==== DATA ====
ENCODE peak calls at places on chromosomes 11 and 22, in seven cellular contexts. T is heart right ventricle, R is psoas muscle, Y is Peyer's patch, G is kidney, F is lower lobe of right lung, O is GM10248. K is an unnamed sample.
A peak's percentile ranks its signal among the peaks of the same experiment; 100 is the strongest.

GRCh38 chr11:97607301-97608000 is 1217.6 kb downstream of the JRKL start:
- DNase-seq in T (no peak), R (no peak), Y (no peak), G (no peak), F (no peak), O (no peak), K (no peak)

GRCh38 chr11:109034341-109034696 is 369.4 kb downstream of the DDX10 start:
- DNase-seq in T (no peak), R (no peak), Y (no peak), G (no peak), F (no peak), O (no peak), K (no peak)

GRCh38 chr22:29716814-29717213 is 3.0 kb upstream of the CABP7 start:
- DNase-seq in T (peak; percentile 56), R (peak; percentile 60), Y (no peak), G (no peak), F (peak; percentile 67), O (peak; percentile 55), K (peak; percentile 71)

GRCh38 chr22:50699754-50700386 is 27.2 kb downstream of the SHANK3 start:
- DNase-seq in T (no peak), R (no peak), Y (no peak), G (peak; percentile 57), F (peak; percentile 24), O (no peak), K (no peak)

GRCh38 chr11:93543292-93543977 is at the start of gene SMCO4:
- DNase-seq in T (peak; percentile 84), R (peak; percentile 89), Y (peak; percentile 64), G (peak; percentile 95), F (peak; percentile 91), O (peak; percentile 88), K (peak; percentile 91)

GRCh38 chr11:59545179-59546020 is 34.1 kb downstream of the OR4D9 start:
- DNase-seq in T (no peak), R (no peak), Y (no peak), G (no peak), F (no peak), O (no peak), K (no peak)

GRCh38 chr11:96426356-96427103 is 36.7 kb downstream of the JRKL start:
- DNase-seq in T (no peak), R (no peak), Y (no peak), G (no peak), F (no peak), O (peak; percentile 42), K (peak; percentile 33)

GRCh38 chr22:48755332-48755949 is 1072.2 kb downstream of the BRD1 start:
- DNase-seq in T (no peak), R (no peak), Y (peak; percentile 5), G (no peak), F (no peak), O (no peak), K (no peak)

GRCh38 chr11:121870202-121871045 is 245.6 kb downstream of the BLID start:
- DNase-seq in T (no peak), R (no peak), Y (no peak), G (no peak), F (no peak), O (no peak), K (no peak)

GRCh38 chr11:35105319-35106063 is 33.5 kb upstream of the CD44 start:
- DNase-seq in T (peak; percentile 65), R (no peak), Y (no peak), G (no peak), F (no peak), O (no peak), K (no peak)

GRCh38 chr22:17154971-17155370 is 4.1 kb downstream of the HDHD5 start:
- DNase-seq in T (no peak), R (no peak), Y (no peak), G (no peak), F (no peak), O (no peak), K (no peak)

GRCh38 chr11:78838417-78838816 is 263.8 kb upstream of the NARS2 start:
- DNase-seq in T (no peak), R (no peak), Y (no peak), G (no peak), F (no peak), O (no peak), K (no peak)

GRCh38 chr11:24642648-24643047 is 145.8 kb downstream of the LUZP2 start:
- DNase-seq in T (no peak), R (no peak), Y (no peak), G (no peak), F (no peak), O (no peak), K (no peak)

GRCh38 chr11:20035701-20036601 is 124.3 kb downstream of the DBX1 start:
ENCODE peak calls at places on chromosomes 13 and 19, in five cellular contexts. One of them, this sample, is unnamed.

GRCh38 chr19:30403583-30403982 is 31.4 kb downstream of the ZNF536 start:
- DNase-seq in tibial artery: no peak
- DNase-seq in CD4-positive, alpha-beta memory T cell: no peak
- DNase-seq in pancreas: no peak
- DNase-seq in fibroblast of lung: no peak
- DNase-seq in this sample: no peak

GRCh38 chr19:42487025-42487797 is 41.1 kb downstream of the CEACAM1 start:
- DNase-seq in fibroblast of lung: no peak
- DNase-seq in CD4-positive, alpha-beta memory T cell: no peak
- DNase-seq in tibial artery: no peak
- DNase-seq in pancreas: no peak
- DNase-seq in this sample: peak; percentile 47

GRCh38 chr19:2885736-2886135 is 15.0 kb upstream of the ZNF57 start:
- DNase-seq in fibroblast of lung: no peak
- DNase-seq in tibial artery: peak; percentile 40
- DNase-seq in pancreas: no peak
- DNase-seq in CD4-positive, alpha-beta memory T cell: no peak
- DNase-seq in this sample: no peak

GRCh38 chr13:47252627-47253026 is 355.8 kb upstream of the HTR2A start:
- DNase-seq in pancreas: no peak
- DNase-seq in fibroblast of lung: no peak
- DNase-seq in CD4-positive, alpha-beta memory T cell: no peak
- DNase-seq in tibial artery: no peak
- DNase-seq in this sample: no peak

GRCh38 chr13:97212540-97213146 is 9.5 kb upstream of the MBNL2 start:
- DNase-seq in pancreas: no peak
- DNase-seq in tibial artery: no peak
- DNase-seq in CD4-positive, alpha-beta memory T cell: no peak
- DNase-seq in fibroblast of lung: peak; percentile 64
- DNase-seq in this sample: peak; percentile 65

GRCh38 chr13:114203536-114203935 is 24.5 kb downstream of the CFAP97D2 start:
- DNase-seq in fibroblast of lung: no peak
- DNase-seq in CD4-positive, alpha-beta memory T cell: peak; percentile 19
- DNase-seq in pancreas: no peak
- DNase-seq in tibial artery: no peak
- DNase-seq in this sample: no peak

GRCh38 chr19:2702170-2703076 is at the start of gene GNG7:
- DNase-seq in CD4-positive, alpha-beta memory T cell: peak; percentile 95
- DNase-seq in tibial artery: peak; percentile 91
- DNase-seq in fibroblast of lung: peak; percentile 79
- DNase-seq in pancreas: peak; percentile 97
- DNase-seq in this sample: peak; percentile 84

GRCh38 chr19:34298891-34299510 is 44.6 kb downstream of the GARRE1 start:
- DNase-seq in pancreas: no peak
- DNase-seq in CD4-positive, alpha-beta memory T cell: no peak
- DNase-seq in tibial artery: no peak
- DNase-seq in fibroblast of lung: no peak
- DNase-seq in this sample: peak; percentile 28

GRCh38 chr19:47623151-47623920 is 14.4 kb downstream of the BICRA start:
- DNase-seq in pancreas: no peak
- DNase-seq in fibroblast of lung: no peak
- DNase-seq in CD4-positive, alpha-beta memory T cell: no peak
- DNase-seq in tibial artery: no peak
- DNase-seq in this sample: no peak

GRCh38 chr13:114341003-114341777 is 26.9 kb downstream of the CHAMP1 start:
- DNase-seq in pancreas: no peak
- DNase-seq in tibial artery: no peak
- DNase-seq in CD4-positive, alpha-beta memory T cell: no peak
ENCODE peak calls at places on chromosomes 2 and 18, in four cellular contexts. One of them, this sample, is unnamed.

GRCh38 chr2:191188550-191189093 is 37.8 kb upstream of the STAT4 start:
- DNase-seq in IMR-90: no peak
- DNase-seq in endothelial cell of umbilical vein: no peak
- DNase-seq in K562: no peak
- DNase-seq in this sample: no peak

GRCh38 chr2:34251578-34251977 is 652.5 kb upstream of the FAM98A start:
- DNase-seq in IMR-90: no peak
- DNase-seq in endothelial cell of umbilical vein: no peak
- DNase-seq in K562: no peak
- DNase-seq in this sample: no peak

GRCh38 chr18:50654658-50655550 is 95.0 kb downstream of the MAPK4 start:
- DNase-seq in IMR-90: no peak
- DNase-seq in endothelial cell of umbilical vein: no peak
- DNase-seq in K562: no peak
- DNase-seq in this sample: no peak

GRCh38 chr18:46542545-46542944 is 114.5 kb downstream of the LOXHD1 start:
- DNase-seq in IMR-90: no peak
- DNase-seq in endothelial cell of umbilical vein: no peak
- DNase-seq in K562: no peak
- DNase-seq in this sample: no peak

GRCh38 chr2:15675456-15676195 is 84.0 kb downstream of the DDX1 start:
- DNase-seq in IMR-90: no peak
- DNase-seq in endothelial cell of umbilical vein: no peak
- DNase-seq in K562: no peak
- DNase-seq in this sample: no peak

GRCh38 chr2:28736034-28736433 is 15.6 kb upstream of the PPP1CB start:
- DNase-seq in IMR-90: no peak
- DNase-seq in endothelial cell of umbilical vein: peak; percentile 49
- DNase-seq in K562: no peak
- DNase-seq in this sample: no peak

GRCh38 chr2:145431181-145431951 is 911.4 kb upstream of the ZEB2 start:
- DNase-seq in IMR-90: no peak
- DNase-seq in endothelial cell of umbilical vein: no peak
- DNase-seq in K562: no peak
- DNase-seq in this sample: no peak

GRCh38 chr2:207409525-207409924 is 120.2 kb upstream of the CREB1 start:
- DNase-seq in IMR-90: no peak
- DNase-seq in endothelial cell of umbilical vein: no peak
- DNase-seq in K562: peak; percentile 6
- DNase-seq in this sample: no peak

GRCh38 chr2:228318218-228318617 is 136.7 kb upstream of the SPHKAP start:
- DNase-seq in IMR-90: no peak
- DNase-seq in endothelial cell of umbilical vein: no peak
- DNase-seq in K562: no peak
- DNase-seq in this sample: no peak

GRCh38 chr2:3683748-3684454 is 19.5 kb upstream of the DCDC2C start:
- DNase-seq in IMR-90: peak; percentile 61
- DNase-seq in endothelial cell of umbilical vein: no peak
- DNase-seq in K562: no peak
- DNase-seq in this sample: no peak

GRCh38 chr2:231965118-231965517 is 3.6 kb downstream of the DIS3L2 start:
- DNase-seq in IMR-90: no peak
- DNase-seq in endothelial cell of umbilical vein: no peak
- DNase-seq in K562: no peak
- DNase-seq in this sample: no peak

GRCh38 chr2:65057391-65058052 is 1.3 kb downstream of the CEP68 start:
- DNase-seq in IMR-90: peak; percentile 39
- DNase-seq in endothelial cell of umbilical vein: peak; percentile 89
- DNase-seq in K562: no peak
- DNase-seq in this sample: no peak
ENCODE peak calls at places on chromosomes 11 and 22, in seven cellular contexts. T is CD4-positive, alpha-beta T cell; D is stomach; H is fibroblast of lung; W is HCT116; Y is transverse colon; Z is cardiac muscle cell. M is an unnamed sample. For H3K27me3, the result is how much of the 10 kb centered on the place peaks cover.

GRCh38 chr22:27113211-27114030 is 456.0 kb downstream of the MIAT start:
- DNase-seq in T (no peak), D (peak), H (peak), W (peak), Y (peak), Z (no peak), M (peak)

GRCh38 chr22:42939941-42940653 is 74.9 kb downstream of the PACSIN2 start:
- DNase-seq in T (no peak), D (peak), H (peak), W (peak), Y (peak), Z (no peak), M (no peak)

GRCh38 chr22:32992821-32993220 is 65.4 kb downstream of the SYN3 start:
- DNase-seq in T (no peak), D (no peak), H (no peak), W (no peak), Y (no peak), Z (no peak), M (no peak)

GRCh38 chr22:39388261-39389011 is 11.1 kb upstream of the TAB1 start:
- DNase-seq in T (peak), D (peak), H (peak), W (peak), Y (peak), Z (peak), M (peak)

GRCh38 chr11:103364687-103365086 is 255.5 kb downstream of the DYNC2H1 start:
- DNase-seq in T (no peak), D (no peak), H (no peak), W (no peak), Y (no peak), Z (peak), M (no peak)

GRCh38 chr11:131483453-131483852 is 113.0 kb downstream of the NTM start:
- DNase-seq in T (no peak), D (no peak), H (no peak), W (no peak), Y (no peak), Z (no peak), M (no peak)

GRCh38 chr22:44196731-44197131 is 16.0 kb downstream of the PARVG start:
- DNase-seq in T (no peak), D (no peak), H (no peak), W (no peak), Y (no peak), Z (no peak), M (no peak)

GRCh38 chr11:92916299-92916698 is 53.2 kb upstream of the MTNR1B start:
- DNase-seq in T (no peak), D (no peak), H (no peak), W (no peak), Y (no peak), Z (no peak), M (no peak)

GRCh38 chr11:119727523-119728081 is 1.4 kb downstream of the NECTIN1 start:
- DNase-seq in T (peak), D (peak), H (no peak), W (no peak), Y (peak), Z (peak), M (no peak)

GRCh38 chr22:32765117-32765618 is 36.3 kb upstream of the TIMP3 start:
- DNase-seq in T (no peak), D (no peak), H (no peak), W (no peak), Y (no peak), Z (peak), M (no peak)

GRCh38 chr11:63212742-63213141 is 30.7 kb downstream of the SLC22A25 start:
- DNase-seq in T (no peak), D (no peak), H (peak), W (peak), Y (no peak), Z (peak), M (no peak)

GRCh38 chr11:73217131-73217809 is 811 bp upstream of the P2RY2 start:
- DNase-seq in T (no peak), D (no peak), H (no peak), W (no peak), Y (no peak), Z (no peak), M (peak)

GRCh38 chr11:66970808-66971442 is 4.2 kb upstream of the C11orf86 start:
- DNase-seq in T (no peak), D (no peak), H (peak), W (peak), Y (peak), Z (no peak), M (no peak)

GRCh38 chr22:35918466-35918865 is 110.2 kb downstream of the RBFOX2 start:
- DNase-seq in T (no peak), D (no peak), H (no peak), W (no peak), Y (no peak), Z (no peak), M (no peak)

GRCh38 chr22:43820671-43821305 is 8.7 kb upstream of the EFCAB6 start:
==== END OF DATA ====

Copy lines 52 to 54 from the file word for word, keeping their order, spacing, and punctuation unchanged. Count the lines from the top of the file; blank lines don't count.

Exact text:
- DNase-seq in CD4-positive, alpha-beta memory T cell: no peak
- DNase-seq in tibial artery: no peak
- DNase-seq in this sample: no peak